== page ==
“I once burned your meal
My old job was cooking veal
Now it’s a culinary crime
All our future is pink slime”

And of course they’re able to work in a gluten reference:

“Everybody wants it
On gluten bleached flour bread
Everybody needs it
Till they’re fat and dead”

I can’t image writing lyrics to songs, let alone writing lyrics all around a single theme and making them fit into the framework of an established song. A lot of people try their hand at this, and while there are a few standouts who really do a good job, I feel like most comedic attempts at parody songs are just that: attempts. Mac Sabbath really hit it out of the park on their songs. I listened to six of their songs and all six were well-done (pun intended).

While the members of Mac Sabbath are talented satirists, it’s worth noting that they could also pass as a pretty decent Black Sabbath cover band. The music sounds remarkably good for something so batshit crazy. You can tell that besides really hating the fast-food industry, the members of Mac Sabbath really love Black Sabbath.  Sure, the drummer is dressed just like the Hamburgler, but he’s also a damn good drummer.

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Drive-Thru Metal is Finger Lickin’ Good

These guys are based in L.A. but apparently tour just like any other rock band. And just like Kiss or Ghost (B.C.) they stay in character most of the time and always appear on stage in full regalia. The band even has hilarious metal/McDonald’s mash-up stage names like Ronald Osbourne, Slayer McCheeze, Grimalice, and Catburgler.

Considering such how detrimental to our bodies and the environment fast-food is, making them the fodder of a metal band makes 100% perfect sense. McDonald’s is far more nefarious and scarier than say, popular metal villain, Satan. I would love to know what the good folks at McDonald’s think about this band (though I can guess) and I’d also like to know what Black Sabbath thinks about them as well. Considering that band plays with the intellectual property of two mega-corporations (McDonald’s being a tad bigger than Black Sabbath) I’m kinda shocked these guys are able to exist.

I’m probably late to the Mac Sabbath party, but I had to write about this band because it’s one of the more creative things I’ve seen this year. And, hilariously enough, they’re the most balls-out metal thing I’ve encountered in years (thanks to Cartoon Network canceling Metalacolypse). 

 

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ROCK ‘N’ MAILBAG #4: Chris Mess

Welcome to the fourth installment of my semi-irregular series Rock ‘N Mailbag! For a few months now, I’ve been getting solicitations via email from independent artists wishing me to review their albums.  I’m not sure how these people are finding me, but rather than dismiss them, I’ve decided to listen to them and give them a little love.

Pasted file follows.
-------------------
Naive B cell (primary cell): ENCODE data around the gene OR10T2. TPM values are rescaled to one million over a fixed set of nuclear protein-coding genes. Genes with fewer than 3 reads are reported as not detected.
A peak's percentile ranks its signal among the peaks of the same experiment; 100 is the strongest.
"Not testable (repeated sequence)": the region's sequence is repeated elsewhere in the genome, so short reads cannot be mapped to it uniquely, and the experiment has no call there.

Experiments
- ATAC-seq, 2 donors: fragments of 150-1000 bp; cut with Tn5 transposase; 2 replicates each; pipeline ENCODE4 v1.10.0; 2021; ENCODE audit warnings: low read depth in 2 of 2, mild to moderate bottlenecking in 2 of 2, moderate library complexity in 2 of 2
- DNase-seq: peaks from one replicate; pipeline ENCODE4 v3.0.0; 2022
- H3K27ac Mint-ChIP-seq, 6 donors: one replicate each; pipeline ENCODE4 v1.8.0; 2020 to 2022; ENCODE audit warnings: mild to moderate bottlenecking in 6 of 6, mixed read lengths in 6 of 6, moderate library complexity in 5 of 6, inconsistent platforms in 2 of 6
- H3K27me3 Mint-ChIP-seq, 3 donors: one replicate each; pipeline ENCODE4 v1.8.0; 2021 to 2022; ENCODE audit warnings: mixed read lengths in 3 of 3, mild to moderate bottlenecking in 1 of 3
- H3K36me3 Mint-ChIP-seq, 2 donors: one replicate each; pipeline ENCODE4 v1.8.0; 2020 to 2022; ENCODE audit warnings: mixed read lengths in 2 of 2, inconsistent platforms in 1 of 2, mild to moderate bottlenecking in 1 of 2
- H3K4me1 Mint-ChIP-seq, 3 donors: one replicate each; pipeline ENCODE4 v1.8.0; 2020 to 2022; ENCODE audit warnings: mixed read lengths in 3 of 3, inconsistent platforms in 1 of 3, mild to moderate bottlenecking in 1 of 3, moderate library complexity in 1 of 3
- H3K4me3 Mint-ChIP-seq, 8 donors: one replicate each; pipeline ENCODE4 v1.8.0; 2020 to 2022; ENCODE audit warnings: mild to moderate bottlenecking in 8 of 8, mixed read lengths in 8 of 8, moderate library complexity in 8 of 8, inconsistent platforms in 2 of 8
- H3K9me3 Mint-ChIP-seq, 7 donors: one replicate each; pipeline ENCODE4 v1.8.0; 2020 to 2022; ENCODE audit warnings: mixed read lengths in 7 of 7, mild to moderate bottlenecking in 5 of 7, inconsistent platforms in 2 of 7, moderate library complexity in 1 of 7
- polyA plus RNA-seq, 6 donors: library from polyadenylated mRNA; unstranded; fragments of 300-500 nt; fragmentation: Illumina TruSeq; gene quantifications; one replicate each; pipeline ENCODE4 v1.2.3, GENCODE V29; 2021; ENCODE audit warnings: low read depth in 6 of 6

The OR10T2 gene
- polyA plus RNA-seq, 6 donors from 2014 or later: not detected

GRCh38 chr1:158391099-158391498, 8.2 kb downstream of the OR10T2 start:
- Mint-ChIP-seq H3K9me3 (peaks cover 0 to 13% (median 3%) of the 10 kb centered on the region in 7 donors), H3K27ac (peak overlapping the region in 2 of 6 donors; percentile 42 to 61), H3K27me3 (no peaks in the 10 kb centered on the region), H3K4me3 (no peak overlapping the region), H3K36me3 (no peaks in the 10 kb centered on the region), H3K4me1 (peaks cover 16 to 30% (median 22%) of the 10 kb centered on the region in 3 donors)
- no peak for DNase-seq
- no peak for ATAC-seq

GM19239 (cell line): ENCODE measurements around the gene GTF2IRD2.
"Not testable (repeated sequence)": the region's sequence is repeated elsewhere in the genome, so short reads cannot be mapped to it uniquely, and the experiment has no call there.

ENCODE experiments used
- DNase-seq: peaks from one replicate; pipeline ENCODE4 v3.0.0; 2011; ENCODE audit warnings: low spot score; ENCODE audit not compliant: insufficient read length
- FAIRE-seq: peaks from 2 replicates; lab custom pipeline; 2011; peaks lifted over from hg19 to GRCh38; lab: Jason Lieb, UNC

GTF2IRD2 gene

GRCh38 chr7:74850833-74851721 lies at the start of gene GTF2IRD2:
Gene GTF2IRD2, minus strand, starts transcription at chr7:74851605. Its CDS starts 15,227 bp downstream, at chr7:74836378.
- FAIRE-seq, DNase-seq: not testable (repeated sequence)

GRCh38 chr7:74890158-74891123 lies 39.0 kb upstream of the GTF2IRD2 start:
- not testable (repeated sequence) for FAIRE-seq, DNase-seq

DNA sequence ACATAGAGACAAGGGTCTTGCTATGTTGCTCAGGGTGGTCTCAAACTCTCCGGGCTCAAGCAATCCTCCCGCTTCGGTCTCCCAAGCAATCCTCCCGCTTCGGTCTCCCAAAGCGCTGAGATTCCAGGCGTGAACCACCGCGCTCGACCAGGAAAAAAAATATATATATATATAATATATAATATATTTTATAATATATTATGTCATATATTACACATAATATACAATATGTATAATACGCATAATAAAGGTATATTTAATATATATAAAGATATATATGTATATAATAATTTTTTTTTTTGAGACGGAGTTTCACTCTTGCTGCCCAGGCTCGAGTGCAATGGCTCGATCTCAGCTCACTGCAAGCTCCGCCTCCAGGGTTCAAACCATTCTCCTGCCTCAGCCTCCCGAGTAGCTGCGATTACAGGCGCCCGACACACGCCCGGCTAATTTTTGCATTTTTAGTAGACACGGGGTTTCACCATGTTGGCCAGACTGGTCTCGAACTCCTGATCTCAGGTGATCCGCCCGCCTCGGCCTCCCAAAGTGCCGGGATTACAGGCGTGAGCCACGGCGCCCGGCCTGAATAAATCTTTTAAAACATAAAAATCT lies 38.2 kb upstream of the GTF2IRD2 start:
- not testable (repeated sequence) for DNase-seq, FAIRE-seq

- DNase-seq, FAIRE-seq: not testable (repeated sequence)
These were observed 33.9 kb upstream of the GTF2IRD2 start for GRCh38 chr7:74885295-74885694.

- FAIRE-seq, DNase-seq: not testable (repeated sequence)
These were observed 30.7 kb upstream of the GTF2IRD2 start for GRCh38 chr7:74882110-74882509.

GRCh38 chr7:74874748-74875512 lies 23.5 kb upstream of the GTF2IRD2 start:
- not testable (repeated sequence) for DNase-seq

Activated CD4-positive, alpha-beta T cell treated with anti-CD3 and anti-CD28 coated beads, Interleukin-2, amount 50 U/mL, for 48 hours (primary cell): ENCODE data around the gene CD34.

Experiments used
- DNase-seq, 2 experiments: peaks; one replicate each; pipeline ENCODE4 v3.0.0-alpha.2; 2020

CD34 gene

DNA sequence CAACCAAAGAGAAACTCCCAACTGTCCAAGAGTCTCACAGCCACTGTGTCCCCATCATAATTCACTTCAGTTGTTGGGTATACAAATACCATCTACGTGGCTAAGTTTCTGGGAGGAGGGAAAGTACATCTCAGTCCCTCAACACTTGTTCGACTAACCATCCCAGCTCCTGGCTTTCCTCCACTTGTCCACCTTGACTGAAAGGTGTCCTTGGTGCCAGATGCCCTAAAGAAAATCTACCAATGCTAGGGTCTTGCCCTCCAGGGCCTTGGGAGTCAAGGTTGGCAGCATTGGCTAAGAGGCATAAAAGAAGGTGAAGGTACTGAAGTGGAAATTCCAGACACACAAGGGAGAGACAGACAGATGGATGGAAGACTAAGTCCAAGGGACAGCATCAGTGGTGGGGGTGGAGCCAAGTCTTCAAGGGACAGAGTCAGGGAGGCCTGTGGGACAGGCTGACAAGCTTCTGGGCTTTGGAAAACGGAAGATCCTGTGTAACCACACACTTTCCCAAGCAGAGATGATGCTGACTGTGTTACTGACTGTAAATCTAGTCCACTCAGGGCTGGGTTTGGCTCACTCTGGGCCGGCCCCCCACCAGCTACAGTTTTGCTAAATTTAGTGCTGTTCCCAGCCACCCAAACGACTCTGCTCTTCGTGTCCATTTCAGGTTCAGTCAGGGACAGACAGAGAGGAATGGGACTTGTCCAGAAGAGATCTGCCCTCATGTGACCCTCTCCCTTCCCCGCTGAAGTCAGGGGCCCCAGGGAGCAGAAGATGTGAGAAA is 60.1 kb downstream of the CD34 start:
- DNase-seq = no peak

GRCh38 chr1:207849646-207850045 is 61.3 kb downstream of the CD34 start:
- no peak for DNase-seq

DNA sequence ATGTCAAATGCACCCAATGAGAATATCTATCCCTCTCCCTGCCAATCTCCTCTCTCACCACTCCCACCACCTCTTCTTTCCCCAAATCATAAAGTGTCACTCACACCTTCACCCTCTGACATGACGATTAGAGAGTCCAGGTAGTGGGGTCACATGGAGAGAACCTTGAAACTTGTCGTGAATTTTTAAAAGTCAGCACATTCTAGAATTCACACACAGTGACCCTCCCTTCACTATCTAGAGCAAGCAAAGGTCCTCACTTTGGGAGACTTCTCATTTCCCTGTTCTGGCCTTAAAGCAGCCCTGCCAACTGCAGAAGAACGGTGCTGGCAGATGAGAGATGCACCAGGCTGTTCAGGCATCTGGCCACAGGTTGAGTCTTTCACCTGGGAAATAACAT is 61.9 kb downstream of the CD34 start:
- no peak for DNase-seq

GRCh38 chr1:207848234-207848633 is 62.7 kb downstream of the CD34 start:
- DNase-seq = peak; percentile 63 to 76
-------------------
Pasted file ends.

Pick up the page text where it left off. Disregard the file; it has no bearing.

It’s been awhile since I fired up the old rock ‘n’mailbag so I decided to dip in and see what was inside. Back in March, I got an email from Chris Niccoli who headlines a Seattle-based glam rock band Chris Mess. First off, this band gets immediate points for having a pun-band name. I thought that perhaps that Chris Mess was a person but once I said it out loud a few times I got the joke. The Chris Mess Bandcamp page describes the band as “A bit loud Cheap Trick strut, with a smattering of absurdity and vocal craziness a la Queen, The Darkness, Ziggy-era David Bowie, and The Sweet.” I’d agree with that assessment and say that band’s sound is definitely reminiscent of all the bands mentioned. There’s a fun throwback quality to the band’s sound that I dig.

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Chris’s vocals aren’t quite as wild and crazy as bands like The Darkness, but there’s some high-pitched wailing going on. The CHRIS MESS EP is seven songs, five originals, one cover (David Bowie’s “Suffragette City”), and an acapella version of the first track. The production is clean and modernizes the band’s sound enough so you can tell that Chris Mess is a modern artist and not of the era they’re repping. I really enjoyed “Bong for your Mom,” which has a groove and some sweet harmonies. According to the Bandcamp site, the track is about Seattle’s cannabis scene. I also really enjoyed the manic, unhinged “Vitamin D” though I wished it was just a smidge heavier. The same goes for “Don’t Make Me Hate,” which is an okay track that could have been an A+ effort with a little less Queen and a little more Black Sabbath.